Since the dawn of the modern electric guitar (which obviously includes the electric bass guitar), there have been more than a fair share of builders who have put together some pretty wacky builds. Some of the more-wacky include bodies made out of stone or concrete, and the modern variant is 3D printed guitar bodies of plastic (and trust me, you’re going to see more of those as 3D printers become more common).
A body material that’s been around for a very long time is acrylic. Or at least that’s what it’s commonly called now.
A quick explanation of what acrylic actually is
The technical description for acrylic is a transparent thermoplastic, meaning a transparent polymer that when heated up enough can be molded into whatever shape you want, then when cooled retains that shape.
Acrylic’s technical name is polymethyl or polymethacrylate. This material has been sold under several different names including Lucite, Plexiglas and Acrylite, but regardless of what you call it, when seen on a guitar body, builders will simply call it acrylic.
The most well-known earliest guitar made from this material was the 1961 Stratocaster made out of Lucite. Construction started on it in ’57 but it wasn’t completed until ’61.
Basically speaking, “see-through” guitars have been around for over 50 years, so it’s nothing new.
Are acrylic-bodied guitars still made today?
Yes, and frequently. While it’s rare you’ll see an acrylic-bodied guitar in the guitar store, you can easily find them on eBay, and custom builders typically will build at least one acrylic-bodied guitar “just because”.
Should you build a bass guitar using an acrylic body?
Not unless you’re very skilled at weight reduction design. More on that in a moment.
The Strat made of Lucite mentioned above is – get ready for this – 18 pounds (that’s 8.16 kilograms for you metric types); a ridiculously heavy guitar.
To put this in perspective, a heavy bowling ball weight is 16 pounds. Imagine wearing that strapped around your body + 2 pounds more. Not fun. Easy way to wreck your back and probably your guitar strap as well.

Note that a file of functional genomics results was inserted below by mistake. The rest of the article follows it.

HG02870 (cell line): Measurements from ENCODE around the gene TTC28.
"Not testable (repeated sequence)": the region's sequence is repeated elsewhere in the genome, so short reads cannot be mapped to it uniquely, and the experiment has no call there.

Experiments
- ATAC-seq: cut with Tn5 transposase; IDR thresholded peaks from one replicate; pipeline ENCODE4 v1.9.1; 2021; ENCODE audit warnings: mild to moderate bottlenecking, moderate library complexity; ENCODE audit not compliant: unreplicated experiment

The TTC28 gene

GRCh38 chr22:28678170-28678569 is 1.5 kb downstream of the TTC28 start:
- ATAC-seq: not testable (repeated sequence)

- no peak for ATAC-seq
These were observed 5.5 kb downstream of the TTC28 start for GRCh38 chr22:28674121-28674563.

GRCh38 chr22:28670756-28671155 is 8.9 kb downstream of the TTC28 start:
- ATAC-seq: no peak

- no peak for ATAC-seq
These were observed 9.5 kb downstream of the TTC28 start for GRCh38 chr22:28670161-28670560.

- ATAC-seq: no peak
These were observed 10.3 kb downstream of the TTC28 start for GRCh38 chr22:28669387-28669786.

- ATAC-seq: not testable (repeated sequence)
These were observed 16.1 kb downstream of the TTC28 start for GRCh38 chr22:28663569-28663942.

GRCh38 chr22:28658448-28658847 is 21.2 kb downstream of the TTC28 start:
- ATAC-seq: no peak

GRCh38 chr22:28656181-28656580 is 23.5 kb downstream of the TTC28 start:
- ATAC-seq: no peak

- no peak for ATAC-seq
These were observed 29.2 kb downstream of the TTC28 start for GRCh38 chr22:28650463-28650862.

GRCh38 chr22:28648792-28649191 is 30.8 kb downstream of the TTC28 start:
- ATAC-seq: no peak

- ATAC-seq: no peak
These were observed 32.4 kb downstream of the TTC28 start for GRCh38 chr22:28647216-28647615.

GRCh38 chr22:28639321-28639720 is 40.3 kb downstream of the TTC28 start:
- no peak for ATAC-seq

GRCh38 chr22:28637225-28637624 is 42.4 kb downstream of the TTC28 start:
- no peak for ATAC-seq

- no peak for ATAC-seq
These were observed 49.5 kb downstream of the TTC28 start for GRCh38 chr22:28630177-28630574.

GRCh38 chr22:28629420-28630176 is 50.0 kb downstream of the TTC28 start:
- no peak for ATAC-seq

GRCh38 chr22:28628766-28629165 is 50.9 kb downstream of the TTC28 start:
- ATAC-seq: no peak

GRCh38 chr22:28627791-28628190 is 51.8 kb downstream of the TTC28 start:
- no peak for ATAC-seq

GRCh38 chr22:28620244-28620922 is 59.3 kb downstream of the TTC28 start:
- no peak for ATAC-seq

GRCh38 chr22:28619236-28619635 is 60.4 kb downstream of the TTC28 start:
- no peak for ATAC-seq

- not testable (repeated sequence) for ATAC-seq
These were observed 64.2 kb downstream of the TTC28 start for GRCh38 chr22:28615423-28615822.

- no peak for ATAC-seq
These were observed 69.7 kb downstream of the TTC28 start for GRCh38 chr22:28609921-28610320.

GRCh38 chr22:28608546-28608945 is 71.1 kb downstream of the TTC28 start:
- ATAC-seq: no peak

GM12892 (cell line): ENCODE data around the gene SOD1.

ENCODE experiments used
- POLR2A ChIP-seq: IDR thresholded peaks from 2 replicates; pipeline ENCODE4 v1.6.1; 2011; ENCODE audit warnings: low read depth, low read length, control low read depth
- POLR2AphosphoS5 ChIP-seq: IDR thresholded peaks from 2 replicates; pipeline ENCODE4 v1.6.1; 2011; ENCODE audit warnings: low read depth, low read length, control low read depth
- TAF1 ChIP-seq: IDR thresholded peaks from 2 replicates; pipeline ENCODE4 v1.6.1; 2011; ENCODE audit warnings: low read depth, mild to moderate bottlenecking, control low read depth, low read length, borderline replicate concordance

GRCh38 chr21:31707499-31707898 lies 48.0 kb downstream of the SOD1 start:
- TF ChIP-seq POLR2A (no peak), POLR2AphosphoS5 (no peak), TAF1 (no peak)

To put this into even further perspective, a Fender Jazz Bass is anywhere from 8 to 11 pounds, depending on when it was made. In the 1970s specifically is when Fender J’s put on the most weight, but to the best of my knowledge they never went over 11 pounds – although I could be wrong. If anyone out there has a 70s Fender J with original hardware that’s over 11 pounds in weight, feel free to correct me on that one.
Weight is your #1 enemy when using acrylic. Always. In your mind, you see the clear body and may think, “Well.. it looks light, right?” No, it’s not. That solid piece of thermoplastic is seriously heavy.
Methods of acrylic weight reduction for a guitar body
You basically have 3 options.
1. Chambering (or outright holes)
2. Smaller body
3. Thinner body
With chambering you keep the body thickness but strategically place chambers throughout the body in such a way that you think will look good to your eye. Alternatively, you can just have holes go all the way through the body in specific areas. Or you can use a combination of chambers and holes.
Smaller body sounds exactly like what it is. Make the body smaller.
Thinner body means the overall body shape retains its size but you thin the body by 20% or “as much as you can get away with” before the electronics would poke out.
All of this should (operative word there) be done in the body design stage before the body is made.
Why would anyone want an acrylic body?
Mainly because you can make it light up easily, which admittedly looks pretty cool. Good for a cheap stage trick. 🙂
Watch this video of an acrylic-bodied bass with LEDs in it, and you can see how people in an audience would be wowed by this thing:
An acrylic light-up guitar is a really easy way to command the attention of an audience. Like I said, yes it is totally a cheap stage trick, but you’ll definitely look cooler compared to other bass players because sometimes it’s all about the gimmicks, right? 🙂
Does acrylic do anything for tone?
Acrylic bodies do not do a damned thing for tone and never did. In simple terms, you’ll be exclusively relying on the voicing of the pickups as far as tonal character is concerned.
You can choose whatever pickup you want for your build, obviously, but for an acrylic body the general rule of thumb is to use hot-output pickups. Why? Because when in doubt, blare it out. You basically will have no idea what the bass will sound like until it’s all put together, and have the added unknown of what pickups sound like when mated to an acrylic body. Best to compensate for that with hot-output pickups. If you find the bass sounds “too flat”, you can slap an overdrive effect that will work better with more signal and compensate for the “flatness” of sound.
I’ll put it another way. It’s highly unlikely your acrylic-body bass build will be your main guitar. Your only reason for having it is just so it looks cool (especially with LED lights) on stage, and that’s fine. Do not expect it to sound great. If you get lucky and it does when the build is complete, good for you. If it doesn’t, “drive it” until it does sound good since it will mainly be used for stage-trick purposes anyway.
(Image credit: The Renaissance Acrylic See Through Bass Guitar)